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To Differentiate Or Not To Differentiate Really Isn’t The Question

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You may, or may not, have read or heard about last week’s opinion piece at Education Week titled Differentiation Doesn’t Work. It’s gotten a lot of circulation and over one hundred comments. Those comments are more interesting than the column itself, which reads more like a “I’m mad as hell and I’m not going to take it anymore” rant that demands we return to tracking than a reasoned reflection on differentiation. It just doesn’t have much substance to it.

As most teachers know, we have to differentiate and there are plenty of ways to do it without killing ourselves.

Here are some helpful resources:

The Five-by-Five Approach to Differentiation Success
is the title of an Ed Week piece my colleague Katie Hull Sypnieski and I co-authored.

The Best Resources On Differentiating Instruction

The Best Resources For Learning About Ability Grouping & Tracking

My four Education Week Teacher posts on differentiation include contributions from many of the foremost educators in the field, including Donalyn Miller, Rick Wormeli, Carol Ann Tomlinson and more:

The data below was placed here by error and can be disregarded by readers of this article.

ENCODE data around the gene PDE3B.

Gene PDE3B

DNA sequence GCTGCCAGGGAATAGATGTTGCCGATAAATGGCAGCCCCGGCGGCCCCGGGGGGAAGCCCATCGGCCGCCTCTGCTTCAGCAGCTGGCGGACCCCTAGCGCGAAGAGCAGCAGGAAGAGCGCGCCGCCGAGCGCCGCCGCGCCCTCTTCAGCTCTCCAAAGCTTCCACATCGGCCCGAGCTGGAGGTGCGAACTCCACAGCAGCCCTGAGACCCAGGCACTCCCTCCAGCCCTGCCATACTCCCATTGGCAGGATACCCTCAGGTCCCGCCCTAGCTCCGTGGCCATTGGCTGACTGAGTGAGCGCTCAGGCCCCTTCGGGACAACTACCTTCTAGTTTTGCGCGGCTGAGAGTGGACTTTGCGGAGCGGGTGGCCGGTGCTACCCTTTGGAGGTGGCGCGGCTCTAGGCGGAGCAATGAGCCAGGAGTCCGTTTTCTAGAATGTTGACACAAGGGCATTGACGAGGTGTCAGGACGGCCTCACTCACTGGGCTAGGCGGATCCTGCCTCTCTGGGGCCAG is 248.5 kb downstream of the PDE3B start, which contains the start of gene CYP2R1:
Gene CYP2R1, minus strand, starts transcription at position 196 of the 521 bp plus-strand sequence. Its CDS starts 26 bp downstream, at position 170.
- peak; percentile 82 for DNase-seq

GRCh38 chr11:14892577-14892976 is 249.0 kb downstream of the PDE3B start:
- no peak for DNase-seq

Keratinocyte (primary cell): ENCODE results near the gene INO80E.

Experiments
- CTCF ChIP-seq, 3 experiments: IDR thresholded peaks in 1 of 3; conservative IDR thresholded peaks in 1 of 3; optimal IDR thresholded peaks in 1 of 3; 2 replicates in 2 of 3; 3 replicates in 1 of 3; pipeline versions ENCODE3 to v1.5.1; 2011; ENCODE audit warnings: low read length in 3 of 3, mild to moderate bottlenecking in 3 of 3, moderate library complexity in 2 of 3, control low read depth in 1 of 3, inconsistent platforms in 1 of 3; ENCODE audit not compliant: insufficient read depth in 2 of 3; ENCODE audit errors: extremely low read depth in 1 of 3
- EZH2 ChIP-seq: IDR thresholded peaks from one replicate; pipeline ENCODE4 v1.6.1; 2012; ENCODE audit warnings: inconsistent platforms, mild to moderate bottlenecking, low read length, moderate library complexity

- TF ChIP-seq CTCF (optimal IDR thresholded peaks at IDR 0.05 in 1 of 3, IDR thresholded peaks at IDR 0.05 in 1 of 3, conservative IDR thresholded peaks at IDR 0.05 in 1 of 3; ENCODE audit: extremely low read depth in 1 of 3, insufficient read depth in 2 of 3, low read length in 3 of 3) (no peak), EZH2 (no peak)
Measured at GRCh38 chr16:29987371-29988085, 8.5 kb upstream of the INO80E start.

Several Ways To Differentiate Instruction

More Ways To Differentiate Instruction — Part Two

Differentiating Lessons by ‘Content, Process, or Product’

‘Differentiation Is More Than A Set Of Strategies’

Author: Larry Ferlazzo

I'm a high school teacher in Sacramento, CA.

One Comment

  1. Larry,
    I too found the article to be more of a rant than a research. But there’s a reason for the rant. The “just do it” message that teachers are given instead of actual support and training creates the rants. I’m glad we are revisiting the concept of differentiation. I hope that continued professional development and use of the type of information you posted will be used to help teachers to reach students. Then we can really get to differentiation.

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